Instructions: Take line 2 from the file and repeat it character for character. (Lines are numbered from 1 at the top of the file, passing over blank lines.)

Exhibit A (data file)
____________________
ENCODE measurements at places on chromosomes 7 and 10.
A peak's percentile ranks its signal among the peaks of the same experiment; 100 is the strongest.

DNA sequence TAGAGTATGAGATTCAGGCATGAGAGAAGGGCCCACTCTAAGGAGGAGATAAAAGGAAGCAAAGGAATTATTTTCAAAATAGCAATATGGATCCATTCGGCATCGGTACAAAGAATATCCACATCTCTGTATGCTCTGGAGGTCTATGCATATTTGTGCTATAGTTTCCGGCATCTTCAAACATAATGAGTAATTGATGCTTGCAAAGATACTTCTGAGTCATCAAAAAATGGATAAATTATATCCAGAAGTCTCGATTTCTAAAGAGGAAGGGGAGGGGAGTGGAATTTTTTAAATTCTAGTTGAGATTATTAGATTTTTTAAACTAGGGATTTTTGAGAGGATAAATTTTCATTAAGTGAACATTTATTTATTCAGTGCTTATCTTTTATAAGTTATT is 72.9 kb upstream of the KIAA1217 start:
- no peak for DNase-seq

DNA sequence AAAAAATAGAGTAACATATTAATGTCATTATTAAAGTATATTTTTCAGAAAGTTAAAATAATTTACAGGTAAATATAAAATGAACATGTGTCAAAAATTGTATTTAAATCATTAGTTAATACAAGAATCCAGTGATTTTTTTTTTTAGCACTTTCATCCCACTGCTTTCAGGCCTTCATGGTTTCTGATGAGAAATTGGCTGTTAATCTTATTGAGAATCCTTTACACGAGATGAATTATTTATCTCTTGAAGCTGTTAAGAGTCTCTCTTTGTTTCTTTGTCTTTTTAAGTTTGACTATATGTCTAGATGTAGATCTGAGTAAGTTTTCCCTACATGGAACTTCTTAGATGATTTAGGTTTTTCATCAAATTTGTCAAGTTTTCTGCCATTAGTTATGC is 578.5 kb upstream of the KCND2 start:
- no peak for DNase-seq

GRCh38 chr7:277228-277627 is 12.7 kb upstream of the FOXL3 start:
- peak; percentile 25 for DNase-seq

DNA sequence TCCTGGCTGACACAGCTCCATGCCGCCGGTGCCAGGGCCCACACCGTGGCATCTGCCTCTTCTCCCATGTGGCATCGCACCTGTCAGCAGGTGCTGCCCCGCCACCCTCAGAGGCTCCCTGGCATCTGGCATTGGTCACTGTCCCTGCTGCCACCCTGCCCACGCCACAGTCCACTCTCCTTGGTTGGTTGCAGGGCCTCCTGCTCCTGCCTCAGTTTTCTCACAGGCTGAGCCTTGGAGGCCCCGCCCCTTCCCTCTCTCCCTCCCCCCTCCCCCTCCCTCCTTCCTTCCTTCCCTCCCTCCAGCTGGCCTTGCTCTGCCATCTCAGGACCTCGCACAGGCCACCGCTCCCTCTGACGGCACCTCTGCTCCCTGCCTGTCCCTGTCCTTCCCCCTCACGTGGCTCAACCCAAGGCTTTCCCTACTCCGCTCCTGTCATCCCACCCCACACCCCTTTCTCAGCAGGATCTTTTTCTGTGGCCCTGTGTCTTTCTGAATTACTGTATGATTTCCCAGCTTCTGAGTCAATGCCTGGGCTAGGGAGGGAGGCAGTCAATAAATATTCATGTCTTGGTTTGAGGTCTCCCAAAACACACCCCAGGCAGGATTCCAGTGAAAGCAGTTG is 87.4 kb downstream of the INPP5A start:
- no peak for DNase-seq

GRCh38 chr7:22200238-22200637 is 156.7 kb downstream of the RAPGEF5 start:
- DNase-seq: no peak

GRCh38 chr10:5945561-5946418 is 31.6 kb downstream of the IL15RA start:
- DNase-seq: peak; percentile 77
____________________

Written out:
A peak's percentile ranks its signal among the peaks of the same experiment; 100 is the strongest.